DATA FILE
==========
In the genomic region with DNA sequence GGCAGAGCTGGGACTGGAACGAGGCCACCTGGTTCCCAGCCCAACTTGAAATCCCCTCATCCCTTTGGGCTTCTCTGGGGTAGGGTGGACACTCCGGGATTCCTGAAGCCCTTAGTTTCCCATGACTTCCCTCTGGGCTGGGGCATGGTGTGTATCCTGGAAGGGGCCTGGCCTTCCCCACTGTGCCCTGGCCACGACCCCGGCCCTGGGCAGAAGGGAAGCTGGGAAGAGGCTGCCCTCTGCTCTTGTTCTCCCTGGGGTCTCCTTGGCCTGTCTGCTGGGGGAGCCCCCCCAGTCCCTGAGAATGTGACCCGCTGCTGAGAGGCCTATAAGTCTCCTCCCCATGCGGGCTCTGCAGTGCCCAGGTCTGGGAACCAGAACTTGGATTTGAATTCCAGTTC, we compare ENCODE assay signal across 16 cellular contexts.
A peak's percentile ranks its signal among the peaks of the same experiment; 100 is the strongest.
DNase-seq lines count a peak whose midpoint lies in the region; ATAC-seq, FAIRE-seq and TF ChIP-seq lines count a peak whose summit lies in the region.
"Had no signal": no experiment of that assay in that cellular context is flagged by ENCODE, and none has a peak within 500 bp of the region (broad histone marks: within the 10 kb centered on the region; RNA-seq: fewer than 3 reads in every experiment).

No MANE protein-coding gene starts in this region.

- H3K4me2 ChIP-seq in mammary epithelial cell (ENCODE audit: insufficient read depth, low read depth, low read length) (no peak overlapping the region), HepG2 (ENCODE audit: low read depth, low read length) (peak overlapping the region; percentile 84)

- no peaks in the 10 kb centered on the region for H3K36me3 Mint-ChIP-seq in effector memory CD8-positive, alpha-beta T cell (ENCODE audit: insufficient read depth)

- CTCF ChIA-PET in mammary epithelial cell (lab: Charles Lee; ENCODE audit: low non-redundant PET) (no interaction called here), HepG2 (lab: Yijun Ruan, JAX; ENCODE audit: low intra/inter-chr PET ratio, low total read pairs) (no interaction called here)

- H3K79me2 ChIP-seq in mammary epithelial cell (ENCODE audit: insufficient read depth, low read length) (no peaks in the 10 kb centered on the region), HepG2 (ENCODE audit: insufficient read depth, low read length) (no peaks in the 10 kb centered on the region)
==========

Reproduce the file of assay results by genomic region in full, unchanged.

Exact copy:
In the genomic region with DNA sequence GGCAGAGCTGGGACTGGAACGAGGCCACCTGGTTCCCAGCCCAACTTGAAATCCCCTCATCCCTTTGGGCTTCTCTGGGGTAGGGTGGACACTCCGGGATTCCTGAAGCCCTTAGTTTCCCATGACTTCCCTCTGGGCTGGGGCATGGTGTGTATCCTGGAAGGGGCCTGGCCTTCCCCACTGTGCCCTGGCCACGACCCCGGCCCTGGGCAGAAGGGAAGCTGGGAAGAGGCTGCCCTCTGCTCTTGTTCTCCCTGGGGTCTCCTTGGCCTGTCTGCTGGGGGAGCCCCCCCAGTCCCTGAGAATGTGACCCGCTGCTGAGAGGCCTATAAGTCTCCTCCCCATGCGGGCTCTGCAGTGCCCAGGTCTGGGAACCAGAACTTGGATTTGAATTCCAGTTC, we compare ENCODE assay signal across 16 cellular contexts.
A peak's percentile ranks its signal among the peaks of the same experiment; 100 is the strongest.
DNase-seq lines count a peak whose midpoint lies in the region; ATAC-seq, FAIRE-seq and TF ChIP-seq lines count a peak whose summit lies in the region.
"Had no signal": no experiment of that assay in that cellular context is flagged by ENCODE, and none has a peak within 500 bp of the region (broad histone marks: within the 10 kb centered on the region; RNA-seq: fewer than 3 reads in every experiment).

No MANE protein-coding gene starts in this region.

- H3K4me2 ChIP-seq in mammary epithelial cell (ENCODE audit: insufficient read depth, low read depth, low read length) (no peak overlapping the region), HepG2 (ENCODE audit: low read depth, low read length) (peak overlapping the region; percentile 84)

- no peaks in the 10 kb centered on the region for H3K36me3 Mint-ChIP-seq in effector memory CD8-positive, alpha-beta T cell (ENCODE audit: insufficient read depth)

- CTCF ChIA-PET in mammary epithelial cell (lab: Charles Lee; ENCODE audit: low non-redundant PET) (no interaction called here), HepG2 (lab: Yijun Ruan, JAX; ENCODE audit: low intra/inter-chr PET ratio, low total read pairs) (no interaction called here)

- H3K79me2 ChIP-seq in mammary epithelial cell (ENCODE audit: insufficient read depth, low read length) (no peaks in the 10 kb centered on the region), HepG2 (ENCODE audit: insufficient read depth, low read length) (no peaks in the 10 kb centered on the region)